Fall Harvest Orchard doesn’t just sell apples – it offers a full experience

September 15, 2008

By Jen Bakken
Staff Writer

What began as a self-serve fruit and produce stand on the side of Curt and Helen Peterson’s driveway has become Fall Harvest Orchard – where they don’t just sell apples – they offer an experience.

The orchard allows families the chance to wander leisurely and visit goats, chickens, cows, and other various animals.

Where else can one take their children to visit a

hen house and pick their own eggs? Talk to a pot bellied pig, or roll around in a corn pit? Where else can one find family entertainment without an admission charge?

Fall Harvest Orchard uses things like this, as well as hay rides, as an educational experience by stopping along the way to teach about the apples and other items they grow. Riders are even allowed to pick a gourd and an ear of popcorn to bring home with them.

There are fun trivia questions scattered about. The apple house has snacks, crafts and more for sale, and the grill offers lunches on weekends.

It’s a hands-on experience, and children delight in the chance to use all of their senses. One area even has different types of grain and seeds, such as soybeans, oats, rye and barley, for the children to feel and learn about.

“I think we may have the world’s largest blackboard for children to write on,” said Curt Peterson. “It’s wonderful we can do this for families, and we love it.”

It all began in 1976, when the Petersons left their urban life in Minneapolis behind and purchased property west of Delano on Wright County Road 30 that had an old farm house on it.

“We were looking for a nice house on five acres,” laughed Curt Peterson. “We got a dump on 43 acres.”

For the next 20 years, Curt commuted to the cities where he worked as a social worker for Hennepin County. Helen stayed home with their two children, Tony and Sarah, and worked part-time when the children were older.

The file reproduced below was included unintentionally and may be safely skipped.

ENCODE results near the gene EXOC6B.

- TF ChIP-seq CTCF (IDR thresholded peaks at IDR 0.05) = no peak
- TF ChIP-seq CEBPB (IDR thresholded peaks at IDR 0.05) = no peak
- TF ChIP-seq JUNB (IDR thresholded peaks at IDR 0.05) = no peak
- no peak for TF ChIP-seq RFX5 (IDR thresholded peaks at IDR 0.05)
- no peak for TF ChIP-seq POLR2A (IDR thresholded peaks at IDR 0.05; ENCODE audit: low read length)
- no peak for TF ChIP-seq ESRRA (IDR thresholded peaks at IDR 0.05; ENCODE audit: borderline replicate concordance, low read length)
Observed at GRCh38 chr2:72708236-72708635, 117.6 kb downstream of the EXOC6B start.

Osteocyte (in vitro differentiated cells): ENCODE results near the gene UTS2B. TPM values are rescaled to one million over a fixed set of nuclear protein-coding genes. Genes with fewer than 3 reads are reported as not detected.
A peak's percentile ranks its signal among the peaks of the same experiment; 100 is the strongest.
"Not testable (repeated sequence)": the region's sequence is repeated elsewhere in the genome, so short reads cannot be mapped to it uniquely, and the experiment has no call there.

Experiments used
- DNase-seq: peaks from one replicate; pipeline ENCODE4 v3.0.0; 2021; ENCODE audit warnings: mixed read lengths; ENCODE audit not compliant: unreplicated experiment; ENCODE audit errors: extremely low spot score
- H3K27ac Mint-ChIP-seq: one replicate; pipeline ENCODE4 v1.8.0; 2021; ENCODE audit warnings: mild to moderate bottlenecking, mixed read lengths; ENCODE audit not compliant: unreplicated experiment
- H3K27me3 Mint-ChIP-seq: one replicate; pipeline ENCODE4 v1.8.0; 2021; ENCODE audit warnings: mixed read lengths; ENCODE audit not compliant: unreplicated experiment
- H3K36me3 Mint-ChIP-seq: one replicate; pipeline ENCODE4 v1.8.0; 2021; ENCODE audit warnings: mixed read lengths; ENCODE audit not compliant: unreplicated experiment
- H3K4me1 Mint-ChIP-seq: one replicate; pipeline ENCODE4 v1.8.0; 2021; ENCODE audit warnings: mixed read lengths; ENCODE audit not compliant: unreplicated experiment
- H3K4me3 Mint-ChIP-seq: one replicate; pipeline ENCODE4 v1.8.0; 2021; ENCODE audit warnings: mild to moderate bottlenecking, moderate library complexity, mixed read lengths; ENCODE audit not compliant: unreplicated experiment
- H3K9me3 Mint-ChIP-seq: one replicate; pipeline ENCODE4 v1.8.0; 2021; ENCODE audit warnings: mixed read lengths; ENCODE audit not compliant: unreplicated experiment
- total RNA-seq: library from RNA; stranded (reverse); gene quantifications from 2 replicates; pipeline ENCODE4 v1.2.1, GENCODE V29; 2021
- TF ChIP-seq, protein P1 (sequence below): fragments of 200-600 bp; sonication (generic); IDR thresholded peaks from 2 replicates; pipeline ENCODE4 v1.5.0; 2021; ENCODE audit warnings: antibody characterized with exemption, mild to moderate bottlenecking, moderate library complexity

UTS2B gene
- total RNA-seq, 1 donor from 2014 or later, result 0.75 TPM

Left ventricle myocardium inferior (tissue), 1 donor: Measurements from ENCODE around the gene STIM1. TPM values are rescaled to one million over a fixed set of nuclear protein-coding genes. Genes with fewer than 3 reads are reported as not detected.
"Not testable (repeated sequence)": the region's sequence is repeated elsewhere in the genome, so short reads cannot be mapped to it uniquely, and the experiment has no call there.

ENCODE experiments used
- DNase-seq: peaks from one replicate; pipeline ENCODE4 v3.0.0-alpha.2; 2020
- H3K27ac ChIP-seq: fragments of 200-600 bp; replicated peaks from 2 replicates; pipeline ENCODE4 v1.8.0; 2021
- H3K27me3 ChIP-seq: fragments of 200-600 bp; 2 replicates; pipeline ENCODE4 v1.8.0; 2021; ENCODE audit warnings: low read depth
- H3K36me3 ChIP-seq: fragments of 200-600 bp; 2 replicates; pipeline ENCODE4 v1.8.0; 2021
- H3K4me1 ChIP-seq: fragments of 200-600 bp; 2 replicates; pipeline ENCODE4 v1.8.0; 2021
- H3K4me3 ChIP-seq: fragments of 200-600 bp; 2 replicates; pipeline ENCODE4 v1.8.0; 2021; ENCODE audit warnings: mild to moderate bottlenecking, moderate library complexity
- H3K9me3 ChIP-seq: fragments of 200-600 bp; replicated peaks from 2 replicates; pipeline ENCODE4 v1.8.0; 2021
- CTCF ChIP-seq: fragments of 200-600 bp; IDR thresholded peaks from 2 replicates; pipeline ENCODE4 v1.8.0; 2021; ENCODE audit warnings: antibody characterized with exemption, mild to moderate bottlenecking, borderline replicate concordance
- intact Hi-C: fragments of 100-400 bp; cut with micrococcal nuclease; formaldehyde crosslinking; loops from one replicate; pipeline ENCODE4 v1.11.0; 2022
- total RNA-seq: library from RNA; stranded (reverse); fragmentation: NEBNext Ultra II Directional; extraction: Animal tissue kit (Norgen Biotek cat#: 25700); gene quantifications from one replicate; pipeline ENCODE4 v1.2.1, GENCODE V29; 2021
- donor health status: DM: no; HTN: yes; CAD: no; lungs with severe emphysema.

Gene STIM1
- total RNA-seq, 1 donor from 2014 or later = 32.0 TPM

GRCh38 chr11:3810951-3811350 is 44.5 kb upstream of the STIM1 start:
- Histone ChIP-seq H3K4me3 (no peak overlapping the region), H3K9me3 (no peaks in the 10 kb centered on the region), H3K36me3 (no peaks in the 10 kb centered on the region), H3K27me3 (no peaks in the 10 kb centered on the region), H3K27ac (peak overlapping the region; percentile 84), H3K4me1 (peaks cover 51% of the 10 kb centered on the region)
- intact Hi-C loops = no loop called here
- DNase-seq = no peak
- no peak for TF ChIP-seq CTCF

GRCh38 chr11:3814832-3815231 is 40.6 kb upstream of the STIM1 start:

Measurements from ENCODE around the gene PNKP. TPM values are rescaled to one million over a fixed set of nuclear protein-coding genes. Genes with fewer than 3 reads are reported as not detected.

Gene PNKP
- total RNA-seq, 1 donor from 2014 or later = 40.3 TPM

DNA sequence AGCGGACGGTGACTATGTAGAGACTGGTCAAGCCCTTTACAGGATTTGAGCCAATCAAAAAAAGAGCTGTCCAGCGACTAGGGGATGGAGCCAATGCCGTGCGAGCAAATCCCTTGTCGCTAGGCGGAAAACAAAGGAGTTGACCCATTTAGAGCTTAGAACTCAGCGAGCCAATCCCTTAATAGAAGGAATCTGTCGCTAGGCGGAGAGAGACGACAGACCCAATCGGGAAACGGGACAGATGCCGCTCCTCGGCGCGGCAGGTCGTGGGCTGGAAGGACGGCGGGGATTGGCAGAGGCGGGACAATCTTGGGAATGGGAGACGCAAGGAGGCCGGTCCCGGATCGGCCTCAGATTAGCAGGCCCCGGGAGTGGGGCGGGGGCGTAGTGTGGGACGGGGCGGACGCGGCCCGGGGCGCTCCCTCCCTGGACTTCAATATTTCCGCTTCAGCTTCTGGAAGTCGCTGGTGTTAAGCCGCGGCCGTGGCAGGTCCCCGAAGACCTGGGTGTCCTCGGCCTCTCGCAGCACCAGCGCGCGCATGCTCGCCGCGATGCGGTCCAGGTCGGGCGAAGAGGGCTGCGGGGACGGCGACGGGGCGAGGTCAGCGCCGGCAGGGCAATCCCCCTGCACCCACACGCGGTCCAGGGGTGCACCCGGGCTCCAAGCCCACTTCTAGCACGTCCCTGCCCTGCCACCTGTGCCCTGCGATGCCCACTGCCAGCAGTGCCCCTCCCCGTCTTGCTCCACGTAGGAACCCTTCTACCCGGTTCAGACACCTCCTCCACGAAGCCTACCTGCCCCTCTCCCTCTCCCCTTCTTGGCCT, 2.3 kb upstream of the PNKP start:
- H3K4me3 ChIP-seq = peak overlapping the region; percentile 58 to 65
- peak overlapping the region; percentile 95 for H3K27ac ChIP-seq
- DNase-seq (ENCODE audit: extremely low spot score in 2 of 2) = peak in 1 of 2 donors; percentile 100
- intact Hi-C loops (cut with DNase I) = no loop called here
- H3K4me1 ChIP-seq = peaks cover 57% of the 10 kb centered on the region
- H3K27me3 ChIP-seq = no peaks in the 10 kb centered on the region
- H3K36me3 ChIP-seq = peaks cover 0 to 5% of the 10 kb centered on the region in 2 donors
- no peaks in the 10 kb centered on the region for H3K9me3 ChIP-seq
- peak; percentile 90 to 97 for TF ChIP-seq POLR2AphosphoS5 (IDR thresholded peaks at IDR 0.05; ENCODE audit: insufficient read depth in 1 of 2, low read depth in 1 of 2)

Together, they updated the farmhouse and other buildings on the property. Their land offered them the opportunity to begin growing crops and raising livestock.

After planting a few apple trees, Curt retired from his position with Hennepin County and, with the help of friends, Jim Christensen and Charlie Hogan, Fall Harvest Orchard was born.

“We started this to sell apples,” he said. “But, actually, only about 40 percent of our sales are from apples. It’s more about the experience than it is the apples.”

During their season, which lasts from sometime in late August until around Halloween, their parking lot is usually full of cars. This year, they are running about 25 percent below last year’s sales due to road construction.

In the past 15 years, Curt and Helen admit they have learned by doing, and they have enlisted the help of many area teens throughout it all. The donation boxes around the farm are proof that visitors enjoy their experiences at the orchard.

Whether one is looking for great apples, popcorn, pumpkins, gourds, squash, an educational hay ride, a jump in the corn pit, or a petting zoo – Fall Harvest Orchard has it, and it is sure to be an experience one will never forget.

This year, the Petersons are offering a new apple that they are excited about. The apple, called “Swee-Tango,” is a cross between a Honey Crisp and a Zestar.

“I think it’s as good or better than Honey Crisp,” Peterson said. “We might be the only orchard that has it for sale right now.”

For more information, visit www.fallharvestorchard.com, or call (763) 972-3894.

This story is part of a two-part feature on local apple orchards. Watch next week for a profile of Apple Jack Orchards.

Do you know more about this subject, or have a comment? E-mail: news@heraldjournal.com